Curriculum Filter Results

Who Can Harvest a Walleye?

The Great Lakes are an example of a natural community. In this community the small organisms (living things) outnumber the large organisms. The smaller organisms may be eaten by the larger ones.In this activity, students will count all the organisms of one kind, then count all the things they eat and all the things that eat them, creating pyramid of numbers that will also show who eats what.

Objectives:

When you have completed this investigation you should be able to:

  • Apply the meaning of the following terms as they relate to a biomass pyramid: producer, herbivore, first-order carnivore, second-order carnivore.
  • Calculate the relative number of kilograms at each level of the biomass pyramid in a given environment.
  • Analyze how different conditions in the environment affect the pyramid

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How Big is a Crowd?

The Great Lakes and the surrounding land provide many resources for the people who live in the area. Water for drinking and industry, fish for food, minerals, and other resources are abundant. However, people change the landscape. They create wastes and add chemicals to the environment when they use resources, and these can be harmful. When many people are concentrated in one area, they may compete for resources. In addition, the wastes these people generate tend to concentrate in the area immediately around them and may cause pollution problems.

Objectives

When students have completed this activity, they will be able to:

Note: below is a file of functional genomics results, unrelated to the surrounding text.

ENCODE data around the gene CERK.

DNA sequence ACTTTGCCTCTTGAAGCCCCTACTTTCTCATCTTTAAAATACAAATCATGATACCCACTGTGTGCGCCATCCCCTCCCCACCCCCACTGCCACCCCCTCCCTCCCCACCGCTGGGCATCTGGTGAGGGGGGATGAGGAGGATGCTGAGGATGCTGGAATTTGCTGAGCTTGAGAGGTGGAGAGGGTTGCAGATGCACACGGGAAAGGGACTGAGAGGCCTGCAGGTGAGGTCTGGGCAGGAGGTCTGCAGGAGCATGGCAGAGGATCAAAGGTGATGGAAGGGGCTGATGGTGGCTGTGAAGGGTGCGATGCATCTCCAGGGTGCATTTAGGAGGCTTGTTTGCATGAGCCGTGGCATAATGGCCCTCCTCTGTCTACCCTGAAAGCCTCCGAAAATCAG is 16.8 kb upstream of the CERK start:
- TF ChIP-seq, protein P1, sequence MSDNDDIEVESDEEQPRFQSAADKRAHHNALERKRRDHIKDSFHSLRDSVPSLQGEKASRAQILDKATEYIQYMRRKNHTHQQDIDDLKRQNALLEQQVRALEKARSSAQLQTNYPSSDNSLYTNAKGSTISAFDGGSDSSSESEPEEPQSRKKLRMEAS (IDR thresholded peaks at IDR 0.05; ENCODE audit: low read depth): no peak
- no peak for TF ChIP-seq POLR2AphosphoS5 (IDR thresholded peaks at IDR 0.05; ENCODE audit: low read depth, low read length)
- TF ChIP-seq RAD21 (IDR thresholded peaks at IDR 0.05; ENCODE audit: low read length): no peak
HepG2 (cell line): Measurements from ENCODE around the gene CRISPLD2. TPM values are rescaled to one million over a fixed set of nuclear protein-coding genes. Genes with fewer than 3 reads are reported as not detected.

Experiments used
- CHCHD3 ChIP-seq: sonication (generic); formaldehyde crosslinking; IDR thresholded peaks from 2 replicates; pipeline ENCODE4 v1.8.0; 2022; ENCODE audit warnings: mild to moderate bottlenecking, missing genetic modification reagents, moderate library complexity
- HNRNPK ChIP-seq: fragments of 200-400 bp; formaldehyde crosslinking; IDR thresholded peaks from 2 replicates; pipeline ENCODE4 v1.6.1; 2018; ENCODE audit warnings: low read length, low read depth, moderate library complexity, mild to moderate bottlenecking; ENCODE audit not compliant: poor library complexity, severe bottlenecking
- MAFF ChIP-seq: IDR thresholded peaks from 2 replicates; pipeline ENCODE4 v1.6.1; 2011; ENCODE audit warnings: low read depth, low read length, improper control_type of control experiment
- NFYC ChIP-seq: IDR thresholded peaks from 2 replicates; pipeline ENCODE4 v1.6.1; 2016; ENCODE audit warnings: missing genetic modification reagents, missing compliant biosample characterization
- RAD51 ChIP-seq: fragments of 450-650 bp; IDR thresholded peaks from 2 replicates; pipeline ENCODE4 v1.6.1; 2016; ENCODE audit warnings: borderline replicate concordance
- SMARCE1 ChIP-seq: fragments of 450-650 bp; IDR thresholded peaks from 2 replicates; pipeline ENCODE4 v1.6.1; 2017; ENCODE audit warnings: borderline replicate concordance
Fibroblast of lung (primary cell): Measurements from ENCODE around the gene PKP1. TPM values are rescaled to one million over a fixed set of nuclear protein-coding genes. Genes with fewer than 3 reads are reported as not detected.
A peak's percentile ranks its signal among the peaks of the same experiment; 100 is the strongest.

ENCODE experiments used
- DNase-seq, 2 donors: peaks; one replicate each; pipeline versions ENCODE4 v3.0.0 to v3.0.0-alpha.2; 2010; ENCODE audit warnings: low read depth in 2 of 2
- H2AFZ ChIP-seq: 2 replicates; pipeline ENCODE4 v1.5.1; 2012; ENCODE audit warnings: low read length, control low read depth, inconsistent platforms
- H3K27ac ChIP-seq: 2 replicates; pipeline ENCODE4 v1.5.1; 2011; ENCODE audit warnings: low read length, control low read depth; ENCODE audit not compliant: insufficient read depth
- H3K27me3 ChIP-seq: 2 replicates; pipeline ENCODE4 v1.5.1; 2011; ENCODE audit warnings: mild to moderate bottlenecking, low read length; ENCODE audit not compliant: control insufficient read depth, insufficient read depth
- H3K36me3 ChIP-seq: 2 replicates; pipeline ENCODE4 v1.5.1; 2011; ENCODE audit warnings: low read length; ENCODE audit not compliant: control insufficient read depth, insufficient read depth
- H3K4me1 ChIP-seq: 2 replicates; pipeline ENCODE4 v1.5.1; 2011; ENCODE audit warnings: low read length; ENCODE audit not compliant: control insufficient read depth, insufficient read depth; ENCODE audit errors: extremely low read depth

• Compare the relative sizes of the five Great Lakes and their human populations.
  • Describe some of the problems that arise when many people depend on a limited resource.

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Ojibwe – Early Immigrants to the Great Lakes Region

Most history books say Europeans “discovered” North America as if it had no history before then. As a result, students know little about the American Indians who settled here long before the Europeans came. This activity introduces students to one tribe of early Great Lakes settlers, the Ojibway (Chippewa), who began to migrate from what would later become New Brunswick and Maine in 900 A.D.

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Water Hyacinth Jeopardy

When learners have completed this activity, they should be able to discuss basic information about the water hyacinth. This information will include the origin, distribution, movement, consequences and solutions dealing with the water hyacinth

Geographic Standards:
Standard 14. How human actions modify the physical environment
Standard 15. How physical systems affect human systems
Standard 16. The changes that occur in the meaning, use, distribution, and importance of resources

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Invasive Species

Many non-native species live in the Great Lakes, and some of them are considered invasive. These species have established populations, multiplied rapidly and caused profound and lasting impacts on the Great Lakes ecosystem. Others (such as Asian carp) have caused serious ecological problems in other parts of the country and threaten to enter the Great Lakes. This lesson explores how invasive species have impacted the Great Lakes and how people can help prevent the spread of these unwanted species.

Objectives:

  • Name and visually recognize the primary aquatic invasive species of the Great Lakes.
  • Understand and analyze the negative impacts that invasive species have on the Great Lakes ecosystem.
  • Explain the ways in which non-native species are introduced into the Great Lakes.

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Habitat Restoration

The Detroit River and the St. Clair River do more than just connect the upper Great Lakes to the lower Great Lakes. While most people know the Detroit River and St. Clair River — referred to collectively as the Huron-Erie Corridor — as major commercial waterways used to support shipping and fishing. But this 32-mile connecting channel has another distinction: until the late 1800s, the corridor was an important spawning ground for lake sturgeon. Its fast-moving waters attracted thousands of the large, primitive fish every spring.